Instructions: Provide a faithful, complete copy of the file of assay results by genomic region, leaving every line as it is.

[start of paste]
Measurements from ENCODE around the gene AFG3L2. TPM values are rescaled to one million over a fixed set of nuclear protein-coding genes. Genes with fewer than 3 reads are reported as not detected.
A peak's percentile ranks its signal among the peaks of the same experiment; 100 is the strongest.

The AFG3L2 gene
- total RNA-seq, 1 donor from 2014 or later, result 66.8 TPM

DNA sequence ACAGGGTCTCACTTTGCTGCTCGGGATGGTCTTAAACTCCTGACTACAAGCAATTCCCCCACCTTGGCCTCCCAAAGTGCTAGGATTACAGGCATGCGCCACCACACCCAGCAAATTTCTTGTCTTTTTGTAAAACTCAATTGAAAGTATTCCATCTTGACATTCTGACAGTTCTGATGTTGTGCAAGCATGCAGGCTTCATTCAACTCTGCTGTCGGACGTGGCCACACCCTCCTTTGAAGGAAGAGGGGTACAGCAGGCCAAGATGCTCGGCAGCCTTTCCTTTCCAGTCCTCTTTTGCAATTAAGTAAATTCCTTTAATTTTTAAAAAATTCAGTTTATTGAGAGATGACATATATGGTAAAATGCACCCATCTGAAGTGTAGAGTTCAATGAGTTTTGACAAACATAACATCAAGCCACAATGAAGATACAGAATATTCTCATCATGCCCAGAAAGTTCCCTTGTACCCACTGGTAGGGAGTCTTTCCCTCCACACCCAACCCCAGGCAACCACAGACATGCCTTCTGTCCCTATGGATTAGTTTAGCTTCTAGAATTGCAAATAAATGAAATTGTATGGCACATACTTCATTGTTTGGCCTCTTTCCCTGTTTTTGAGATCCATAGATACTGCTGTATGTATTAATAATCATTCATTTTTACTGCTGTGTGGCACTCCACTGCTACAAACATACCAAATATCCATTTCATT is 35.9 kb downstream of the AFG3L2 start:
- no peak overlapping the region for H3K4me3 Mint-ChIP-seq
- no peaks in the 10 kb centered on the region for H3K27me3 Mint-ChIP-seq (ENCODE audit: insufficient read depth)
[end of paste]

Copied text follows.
Measurements from ENCODE around the gene AFG3L2. TPM values are rescaled to one million over a fixed set of nuclear protein-coding genes. Genes with fewer than 3 reads are reported as not detected.
A peak's percentile ranks its signal among the peaks of the same experiment; 100 is the strongest.

The AFG3L2 gene
- total RNA-seq, 1 donor from 2014 or later, result 66.8 TPM

DNA sequence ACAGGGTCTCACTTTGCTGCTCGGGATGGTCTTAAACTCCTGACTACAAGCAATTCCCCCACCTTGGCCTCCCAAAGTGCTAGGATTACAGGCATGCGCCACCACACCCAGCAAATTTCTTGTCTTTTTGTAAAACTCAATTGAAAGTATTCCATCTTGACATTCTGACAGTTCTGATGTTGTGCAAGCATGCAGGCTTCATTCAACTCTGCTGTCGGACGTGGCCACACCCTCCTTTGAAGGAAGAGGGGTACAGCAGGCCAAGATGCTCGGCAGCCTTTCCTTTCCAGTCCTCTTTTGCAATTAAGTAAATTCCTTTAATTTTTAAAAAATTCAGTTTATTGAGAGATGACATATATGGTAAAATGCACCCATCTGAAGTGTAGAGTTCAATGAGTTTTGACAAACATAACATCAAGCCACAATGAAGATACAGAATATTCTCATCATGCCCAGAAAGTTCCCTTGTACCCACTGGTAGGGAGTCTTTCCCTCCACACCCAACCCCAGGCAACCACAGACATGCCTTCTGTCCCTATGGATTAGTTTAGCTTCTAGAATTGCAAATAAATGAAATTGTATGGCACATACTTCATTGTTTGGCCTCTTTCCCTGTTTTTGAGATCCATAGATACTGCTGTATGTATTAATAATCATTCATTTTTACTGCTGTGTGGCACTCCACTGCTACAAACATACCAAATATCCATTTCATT is 35.9 kb downstream of the AFG3L2 start:
- no peak overlapping the region for H3K4me3 Mint-ChIP-seq
- no peaks in the 10 kb centered on the region for H3K27me3 Mint-ChIP-seq (ENCODE audit: insufficient read depth)